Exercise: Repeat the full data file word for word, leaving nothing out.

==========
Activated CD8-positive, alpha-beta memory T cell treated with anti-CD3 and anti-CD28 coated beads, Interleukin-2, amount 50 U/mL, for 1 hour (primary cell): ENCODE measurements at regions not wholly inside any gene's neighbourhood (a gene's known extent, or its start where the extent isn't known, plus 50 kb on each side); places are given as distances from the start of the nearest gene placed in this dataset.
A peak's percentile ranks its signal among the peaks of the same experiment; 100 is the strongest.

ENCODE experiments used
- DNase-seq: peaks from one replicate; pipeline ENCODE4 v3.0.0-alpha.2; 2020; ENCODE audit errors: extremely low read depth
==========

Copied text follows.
Activated CD8-positive, alpha-beta memory T cell treated with anti-CD3 and anti-CD28 coated beads, Interleukin-2, amount 50 U/mL, for 1 hour (primary cell): ENCODE measurements at regions not wholly inside any gene's neighbourhood (a gene's known extent, or its start where the extent isn't known, plus 50 kb on each side); places are given as distances from the start of the nearest gene placed in this dataset.
A peak's percentile ranks its signal among the peaks of the same experiment; 100 is the strongest.

ENCODE experiments used
- DNase-seq: peaks from one replicate; pipeline ENCODE4 v3.0.0-alpha.2; 2020; ENCODE audit errors: extremely low read depth